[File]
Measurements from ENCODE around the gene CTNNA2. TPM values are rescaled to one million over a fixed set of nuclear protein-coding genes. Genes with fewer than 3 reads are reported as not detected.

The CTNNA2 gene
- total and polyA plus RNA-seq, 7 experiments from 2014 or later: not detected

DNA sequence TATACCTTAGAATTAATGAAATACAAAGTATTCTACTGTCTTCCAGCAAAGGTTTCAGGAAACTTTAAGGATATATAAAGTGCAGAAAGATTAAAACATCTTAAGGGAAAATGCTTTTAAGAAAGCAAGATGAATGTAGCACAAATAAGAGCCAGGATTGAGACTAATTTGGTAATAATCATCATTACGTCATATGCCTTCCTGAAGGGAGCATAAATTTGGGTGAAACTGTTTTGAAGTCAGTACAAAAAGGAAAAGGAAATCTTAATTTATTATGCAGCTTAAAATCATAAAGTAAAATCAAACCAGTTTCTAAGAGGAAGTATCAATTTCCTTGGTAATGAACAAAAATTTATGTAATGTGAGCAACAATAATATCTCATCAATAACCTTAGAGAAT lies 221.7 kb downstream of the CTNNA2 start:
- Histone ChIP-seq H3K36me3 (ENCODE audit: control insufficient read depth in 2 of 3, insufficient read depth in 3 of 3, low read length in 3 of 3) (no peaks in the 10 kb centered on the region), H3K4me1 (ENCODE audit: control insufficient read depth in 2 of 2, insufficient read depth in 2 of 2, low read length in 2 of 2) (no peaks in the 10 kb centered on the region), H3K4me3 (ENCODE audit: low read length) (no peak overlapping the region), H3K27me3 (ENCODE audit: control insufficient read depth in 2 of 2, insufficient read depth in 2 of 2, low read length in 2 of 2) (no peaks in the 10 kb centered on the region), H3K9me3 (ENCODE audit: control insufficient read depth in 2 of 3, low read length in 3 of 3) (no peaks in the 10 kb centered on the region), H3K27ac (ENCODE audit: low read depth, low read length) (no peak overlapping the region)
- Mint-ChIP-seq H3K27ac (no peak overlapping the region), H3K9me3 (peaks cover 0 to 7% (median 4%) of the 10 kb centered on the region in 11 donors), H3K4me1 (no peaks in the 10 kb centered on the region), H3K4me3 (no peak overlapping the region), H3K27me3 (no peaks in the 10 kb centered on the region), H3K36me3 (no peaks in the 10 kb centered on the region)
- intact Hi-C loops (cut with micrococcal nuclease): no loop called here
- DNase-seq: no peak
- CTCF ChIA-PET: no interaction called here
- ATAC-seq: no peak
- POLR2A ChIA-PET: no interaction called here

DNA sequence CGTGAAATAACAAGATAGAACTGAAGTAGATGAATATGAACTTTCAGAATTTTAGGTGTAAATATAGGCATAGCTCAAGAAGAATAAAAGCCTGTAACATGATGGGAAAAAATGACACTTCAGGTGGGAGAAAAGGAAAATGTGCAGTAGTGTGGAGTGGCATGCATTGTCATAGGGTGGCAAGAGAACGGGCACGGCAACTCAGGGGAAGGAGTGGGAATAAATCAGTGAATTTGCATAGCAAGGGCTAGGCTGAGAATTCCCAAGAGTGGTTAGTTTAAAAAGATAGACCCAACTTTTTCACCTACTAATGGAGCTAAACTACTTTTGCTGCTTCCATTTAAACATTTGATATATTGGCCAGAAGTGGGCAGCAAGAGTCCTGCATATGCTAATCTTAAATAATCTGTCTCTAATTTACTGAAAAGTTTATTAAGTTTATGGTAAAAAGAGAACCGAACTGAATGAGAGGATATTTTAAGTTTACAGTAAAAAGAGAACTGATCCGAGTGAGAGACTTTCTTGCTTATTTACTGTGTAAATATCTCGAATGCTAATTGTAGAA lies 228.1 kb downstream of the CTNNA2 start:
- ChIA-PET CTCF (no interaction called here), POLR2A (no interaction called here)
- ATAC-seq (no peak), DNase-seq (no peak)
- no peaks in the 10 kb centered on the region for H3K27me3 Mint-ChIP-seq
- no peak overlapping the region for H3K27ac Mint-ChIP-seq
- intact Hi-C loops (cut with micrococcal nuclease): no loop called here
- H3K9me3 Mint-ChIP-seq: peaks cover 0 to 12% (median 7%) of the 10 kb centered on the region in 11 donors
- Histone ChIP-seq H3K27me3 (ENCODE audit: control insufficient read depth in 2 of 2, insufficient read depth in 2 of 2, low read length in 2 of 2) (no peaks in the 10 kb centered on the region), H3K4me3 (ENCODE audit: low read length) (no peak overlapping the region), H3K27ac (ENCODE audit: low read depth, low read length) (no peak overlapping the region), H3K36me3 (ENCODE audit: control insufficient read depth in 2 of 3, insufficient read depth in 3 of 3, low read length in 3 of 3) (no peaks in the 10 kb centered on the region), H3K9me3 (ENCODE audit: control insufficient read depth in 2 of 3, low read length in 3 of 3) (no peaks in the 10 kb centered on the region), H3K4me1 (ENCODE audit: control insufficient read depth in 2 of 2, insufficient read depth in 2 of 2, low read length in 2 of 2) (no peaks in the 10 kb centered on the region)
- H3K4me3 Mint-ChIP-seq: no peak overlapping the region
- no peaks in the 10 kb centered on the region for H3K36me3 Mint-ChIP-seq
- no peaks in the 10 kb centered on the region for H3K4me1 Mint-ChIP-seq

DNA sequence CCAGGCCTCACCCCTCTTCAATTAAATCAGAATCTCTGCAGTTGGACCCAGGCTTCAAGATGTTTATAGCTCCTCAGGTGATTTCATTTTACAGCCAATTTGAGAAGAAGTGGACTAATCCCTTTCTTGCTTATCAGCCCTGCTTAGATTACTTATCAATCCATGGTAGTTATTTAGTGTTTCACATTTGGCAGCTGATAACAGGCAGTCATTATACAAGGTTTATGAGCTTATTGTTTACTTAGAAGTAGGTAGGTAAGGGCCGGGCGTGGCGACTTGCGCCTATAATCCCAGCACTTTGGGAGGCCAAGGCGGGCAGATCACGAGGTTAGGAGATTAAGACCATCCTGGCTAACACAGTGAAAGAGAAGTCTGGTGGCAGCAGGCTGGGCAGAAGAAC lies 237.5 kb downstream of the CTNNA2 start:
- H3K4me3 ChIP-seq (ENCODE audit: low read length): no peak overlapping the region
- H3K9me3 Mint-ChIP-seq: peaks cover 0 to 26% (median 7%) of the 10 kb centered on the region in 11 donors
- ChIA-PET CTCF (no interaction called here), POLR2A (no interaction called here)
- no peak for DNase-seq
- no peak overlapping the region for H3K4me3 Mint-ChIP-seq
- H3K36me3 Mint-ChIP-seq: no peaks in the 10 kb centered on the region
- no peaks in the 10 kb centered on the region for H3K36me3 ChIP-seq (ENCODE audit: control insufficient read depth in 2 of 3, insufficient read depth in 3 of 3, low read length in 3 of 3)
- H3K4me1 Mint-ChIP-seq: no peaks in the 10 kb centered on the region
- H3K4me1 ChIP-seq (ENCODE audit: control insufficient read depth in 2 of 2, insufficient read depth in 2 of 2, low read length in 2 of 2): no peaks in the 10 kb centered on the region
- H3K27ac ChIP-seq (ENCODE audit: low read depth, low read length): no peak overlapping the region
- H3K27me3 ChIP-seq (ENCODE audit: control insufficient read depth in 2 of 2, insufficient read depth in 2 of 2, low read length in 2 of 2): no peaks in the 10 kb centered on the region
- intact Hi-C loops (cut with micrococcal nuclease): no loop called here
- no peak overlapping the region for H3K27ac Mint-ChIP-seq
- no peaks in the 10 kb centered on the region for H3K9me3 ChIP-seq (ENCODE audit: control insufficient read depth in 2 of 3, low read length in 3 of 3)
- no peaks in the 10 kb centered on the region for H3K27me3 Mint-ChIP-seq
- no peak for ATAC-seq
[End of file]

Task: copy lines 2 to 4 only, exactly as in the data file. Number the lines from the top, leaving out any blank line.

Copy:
The CTNNA2 gene
- total and polyA plus RNA-seq, 7 experiments from 2014 or later: not detected

DNA sequence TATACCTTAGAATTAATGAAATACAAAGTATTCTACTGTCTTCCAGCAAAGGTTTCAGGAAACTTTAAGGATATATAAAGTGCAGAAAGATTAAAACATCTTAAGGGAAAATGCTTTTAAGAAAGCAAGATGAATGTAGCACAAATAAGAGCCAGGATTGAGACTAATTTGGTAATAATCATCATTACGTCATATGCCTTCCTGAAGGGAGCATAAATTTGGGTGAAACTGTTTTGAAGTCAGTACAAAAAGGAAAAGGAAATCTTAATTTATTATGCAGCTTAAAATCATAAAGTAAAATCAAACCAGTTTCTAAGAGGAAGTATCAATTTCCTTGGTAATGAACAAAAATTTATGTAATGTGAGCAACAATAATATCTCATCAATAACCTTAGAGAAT lies 221.7 kb downstream of the CTNNA2 start: